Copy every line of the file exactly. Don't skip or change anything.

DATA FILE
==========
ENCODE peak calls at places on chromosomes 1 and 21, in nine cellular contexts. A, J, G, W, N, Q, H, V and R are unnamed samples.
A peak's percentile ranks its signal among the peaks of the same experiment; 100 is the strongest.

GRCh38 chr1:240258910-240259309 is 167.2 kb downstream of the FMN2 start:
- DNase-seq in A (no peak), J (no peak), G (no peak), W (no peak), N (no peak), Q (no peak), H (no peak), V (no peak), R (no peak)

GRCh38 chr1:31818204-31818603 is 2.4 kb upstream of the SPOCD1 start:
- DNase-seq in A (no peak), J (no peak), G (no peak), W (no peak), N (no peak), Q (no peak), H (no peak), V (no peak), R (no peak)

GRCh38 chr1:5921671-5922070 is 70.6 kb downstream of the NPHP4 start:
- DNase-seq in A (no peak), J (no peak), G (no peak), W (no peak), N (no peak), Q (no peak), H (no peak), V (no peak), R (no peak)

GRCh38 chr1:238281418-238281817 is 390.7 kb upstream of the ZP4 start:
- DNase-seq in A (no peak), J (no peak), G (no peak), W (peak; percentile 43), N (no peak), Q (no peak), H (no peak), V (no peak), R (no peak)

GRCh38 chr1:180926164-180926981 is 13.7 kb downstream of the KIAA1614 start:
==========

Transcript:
ENCODE peak calls at places on chromosomes 1 and 21, in nine cellular contexts. A, J, G, W, N, Q, H, V and R are unnamed samples.
A peak's percentile ranks its signal among the peaks of the same experiment; 100 is the strongest.

GRCh38 chr1:240258910-240259309 is 167.2 kb downstream of the FMN2 start:
- DNase-seq in A (no peak), J (no peak), G (no peak), W (no peak), N (no peak), Q (no peak), H (no peak), V (no peak), R (no peak)

GRCh38 chr1:31818204-31818603 is 2.4 kb upstream of the SPOCD1 start:
- DNase-seq in A (no peak), J (no peak), G (no peak), W (no peak), N (no peak), Q (no peak), H (no peak), V (no peak), R (no peak)

GRCh38 chr1:5921671-5922070 is 70.6 kb downstream of the NPHP4 start:
- DNase-seq in A (no peak), J (no peak), G (no peak), W (no peak), N (no peak), Q (no peak), H (no peak), V (no peak), R (no peak)

GRCh38 chr1:238281418-238281817 is 390.7 kb upstream of the ZP4 start:
- DNase-seq in A (no peak), J (no peak), G (no peak), W (peak; percentile 43), N (no peak), Q (no peak), H (no peak), V (no peak), R (no peak)

GRCh38 chr1:180926164-180926981 is 13.7 kb downstream of the KIAA1614 start: